Book: The Flamenco Academy
Author: Sarah Bird
Publication: 2006 (Knopf)
The history and tradition of flamenco is fascinating. The flimsy tale of romantic obsession Bird uses as an excuse to write about flamenco is not.
Her characters are interesting: a shy young girl who discovers flamenco as a way to a tortured guitarist’s heart, her best friend who needs attention in the same way of oxygen, the guitarist himself as he wrestles with mysteries of his identity that could make or break him in the flamenco world. They’re human enough to recognize and empathize with, and they provide crucial insights into a rarified subculture as outsiders who gain access throughout the tale.
Or that’s what they do in my head, when I really want to like this opera-on-page. In reality, there are no actual examples of them doing this, as in you have to take the narrative voice’s word for practically every character development. It baffles me why Bird thought it was a good idea to pull back the camera and use so much exposition. SO MUCH EXPOSITION, y’all. I want her to go full-out Gypsy fairy tale for this thing or add some fucking DIALOUGE between the shy girl and the minimal amount of people she’d have to interact with to become as good at flamenco as she is.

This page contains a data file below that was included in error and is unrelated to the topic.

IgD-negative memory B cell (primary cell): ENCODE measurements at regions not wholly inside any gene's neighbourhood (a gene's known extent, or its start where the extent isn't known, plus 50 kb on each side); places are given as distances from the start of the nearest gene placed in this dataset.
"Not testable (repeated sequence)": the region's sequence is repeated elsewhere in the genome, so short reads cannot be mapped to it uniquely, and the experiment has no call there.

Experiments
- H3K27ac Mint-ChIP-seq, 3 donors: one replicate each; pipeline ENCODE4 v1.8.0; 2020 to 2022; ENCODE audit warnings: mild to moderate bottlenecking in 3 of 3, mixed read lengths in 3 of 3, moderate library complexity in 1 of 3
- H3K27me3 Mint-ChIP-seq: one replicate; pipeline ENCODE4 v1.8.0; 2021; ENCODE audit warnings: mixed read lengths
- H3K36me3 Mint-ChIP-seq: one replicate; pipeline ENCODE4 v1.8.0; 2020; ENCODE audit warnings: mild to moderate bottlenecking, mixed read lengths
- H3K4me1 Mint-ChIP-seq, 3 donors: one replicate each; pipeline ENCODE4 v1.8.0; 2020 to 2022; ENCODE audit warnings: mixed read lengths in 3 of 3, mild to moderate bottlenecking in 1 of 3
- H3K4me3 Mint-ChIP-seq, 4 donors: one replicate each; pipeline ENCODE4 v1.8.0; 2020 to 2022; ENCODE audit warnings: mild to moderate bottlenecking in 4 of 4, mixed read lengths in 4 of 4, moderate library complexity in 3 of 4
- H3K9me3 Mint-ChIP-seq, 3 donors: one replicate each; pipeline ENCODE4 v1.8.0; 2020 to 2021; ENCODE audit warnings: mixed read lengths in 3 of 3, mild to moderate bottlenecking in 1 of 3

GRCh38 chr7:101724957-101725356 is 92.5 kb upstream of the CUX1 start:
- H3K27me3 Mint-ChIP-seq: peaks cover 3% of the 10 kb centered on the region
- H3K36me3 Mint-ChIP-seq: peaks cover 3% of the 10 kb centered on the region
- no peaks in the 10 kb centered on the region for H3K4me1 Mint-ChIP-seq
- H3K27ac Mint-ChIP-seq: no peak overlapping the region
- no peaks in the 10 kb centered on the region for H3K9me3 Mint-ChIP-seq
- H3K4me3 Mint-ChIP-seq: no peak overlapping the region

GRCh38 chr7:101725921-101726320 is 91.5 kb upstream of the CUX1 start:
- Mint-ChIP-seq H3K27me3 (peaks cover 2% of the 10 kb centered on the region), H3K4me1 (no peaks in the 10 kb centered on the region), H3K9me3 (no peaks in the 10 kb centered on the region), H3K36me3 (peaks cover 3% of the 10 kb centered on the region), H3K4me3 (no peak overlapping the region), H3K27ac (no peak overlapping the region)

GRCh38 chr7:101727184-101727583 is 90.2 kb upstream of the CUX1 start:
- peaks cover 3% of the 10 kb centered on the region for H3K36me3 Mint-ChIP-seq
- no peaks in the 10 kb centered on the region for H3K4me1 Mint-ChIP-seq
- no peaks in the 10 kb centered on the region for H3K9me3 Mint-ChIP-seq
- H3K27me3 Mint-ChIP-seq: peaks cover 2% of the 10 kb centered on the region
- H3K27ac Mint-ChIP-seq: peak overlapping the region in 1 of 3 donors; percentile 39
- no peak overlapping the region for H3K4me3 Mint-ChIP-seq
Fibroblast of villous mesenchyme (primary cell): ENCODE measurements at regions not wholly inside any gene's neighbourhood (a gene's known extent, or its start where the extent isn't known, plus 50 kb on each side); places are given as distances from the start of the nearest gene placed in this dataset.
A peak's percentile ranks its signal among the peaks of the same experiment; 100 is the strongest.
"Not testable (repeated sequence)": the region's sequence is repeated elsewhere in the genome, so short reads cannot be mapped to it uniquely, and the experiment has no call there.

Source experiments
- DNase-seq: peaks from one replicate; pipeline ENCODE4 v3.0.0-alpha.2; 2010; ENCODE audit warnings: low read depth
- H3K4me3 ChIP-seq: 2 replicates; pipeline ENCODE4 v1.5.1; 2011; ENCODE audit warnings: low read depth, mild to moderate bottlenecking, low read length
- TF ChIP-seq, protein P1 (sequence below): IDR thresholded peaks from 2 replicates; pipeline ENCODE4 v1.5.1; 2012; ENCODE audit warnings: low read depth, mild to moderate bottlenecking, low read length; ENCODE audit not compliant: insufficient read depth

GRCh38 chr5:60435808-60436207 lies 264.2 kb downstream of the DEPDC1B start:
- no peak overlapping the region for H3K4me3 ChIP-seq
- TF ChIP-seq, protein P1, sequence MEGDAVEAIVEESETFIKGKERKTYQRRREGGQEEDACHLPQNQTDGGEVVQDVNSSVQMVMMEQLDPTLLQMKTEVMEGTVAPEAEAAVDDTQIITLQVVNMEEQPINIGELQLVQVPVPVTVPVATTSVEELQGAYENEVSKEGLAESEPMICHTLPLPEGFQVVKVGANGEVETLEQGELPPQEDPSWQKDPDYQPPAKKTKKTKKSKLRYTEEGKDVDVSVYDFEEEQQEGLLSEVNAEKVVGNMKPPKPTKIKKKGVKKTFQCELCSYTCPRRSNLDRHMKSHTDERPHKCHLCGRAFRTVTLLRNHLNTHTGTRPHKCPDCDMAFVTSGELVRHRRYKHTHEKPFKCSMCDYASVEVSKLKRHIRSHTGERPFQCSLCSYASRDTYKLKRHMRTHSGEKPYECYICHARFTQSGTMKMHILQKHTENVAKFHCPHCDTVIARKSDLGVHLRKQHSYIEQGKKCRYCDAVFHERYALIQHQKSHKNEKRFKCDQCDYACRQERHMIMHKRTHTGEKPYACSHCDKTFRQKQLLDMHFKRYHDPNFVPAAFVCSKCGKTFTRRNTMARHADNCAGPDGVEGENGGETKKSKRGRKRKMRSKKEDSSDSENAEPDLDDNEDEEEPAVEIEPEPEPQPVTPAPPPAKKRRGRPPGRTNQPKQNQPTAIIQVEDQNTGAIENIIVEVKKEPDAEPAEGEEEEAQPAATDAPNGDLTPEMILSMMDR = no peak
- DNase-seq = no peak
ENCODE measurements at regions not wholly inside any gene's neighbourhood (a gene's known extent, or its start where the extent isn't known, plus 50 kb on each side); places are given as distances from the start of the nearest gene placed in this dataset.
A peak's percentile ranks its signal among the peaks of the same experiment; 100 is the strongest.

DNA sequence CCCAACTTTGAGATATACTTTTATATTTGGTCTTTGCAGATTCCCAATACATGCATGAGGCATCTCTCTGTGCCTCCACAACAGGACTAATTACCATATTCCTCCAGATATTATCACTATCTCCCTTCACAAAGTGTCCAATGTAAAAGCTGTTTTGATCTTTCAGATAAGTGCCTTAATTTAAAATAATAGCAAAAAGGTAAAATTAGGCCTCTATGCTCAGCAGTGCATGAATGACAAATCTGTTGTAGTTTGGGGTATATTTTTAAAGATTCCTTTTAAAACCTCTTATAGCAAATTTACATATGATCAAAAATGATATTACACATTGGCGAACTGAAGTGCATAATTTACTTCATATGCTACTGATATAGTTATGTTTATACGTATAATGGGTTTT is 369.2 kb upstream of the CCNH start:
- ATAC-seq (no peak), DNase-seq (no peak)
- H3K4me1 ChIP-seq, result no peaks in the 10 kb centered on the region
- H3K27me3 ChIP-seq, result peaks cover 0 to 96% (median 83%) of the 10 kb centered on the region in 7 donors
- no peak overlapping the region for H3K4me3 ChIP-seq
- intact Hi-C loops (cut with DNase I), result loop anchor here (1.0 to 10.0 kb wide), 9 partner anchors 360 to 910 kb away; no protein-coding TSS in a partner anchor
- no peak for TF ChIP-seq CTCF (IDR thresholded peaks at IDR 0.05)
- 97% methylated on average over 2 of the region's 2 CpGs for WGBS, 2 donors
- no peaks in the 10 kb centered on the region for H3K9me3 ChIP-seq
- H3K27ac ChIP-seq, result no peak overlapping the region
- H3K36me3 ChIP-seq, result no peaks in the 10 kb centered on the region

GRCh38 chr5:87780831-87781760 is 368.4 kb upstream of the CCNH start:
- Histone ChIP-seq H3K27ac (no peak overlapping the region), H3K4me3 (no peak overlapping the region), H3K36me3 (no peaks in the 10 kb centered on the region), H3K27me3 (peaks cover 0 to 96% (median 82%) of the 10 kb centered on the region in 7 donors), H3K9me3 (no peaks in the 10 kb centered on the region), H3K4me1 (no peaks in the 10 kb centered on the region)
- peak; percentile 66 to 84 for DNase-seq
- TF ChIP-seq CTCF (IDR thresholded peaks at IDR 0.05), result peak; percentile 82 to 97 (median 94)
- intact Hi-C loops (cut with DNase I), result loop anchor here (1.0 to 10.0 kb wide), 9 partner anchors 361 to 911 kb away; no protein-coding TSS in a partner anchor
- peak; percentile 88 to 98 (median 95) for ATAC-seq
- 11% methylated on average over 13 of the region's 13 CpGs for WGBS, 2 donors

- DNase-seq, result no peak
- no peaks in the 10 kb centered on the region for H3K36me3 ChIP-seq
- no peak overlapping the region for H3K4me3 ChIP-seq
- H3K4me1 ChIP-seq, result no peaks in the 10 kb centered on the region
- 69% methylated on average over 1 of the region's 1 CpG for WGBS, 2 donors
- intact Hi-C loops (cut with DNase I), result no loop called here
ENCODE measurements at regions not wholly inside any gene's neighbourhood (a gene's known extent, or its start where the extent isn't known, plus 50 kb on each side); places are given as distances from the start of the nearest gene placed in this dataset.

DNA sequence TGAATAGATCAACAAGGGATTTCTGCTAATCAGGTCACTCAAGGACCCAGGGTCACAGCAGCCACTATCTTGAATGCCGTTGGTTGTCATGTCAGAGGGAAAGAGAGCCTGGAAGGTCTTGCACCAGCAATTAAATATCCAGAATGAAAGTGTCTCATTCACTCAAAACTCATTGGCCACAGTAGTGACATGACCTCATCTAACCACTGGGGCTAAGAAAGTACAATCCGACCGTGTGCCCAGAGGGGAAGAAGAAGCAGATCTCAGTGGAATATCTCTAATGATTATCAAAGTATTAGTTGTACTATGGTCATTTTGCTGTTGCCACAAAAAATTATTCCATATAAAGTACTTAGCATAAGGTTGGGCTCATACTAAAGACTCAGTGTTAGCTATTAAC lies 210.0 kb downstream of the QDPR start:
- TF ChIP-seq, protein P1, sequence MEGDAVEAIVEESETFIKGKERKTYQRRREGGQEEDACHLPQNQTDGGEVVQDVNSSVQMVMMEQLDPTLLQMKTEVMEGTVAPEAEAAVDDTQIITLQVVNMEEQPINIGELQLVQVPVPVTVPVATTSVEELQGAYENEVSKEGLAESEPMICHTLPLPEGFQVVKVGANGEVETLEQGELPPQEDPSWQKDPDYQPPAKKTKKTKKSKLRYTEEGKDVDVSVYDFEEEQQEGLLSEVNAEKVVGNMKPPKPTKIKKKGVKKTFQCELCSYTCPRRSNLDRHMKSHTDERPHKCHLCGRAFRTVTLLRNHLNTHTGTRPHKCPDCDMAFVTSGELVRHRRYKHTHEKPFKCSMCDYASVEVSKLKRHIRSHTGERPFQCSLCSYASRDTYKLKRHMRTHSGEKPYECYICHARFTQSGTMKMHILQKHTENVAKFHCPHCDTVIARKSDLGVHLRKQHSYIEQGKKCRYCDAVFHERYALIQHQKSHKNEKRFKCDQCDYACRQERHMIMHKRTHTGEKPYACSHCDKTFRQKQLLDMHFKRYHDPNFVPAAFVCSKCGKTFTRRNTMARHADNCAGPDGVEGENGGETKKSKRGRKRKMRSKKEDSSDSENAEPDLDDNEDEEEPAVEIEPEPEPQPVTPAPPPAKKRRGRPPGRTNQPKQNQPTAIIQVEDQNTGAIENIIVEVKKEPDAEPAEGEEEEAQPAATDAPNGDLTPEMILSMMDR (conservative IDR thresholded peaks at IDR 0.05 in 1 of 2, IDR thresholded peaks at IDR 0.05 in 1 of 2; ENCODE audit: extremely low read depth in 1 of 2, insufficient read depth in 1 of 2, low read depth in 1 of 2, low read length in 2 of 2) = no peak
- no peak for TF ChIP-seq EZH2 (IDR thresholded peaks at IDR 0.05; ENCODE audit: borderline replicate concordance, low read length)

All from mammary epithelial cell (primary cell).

But Bird’s writing fluctuates. At least three people tell dramatic tales of their origins and secrets that take up chapters at a time. I wish she would’ve just expanded those until they touched each other and made a narrative that mimics flamenco’s mysterious, overly emotional depth framed by traditional structure.
Everything was harped on so fucking much, too, like she thought the reader would forget every few pages. And so many metaphors to describe the dance and the music. SO MUCH.
Sigh. I checked out Bird’s The Boyfriend School and The Mommy Club in this same batch because I love The Yokota Officer’s Club so much, but I can’t do it. They’re due back this week and I’ll take the gamble that I won’t regret reading her take on getting boyfriends back or surrogate motherhood.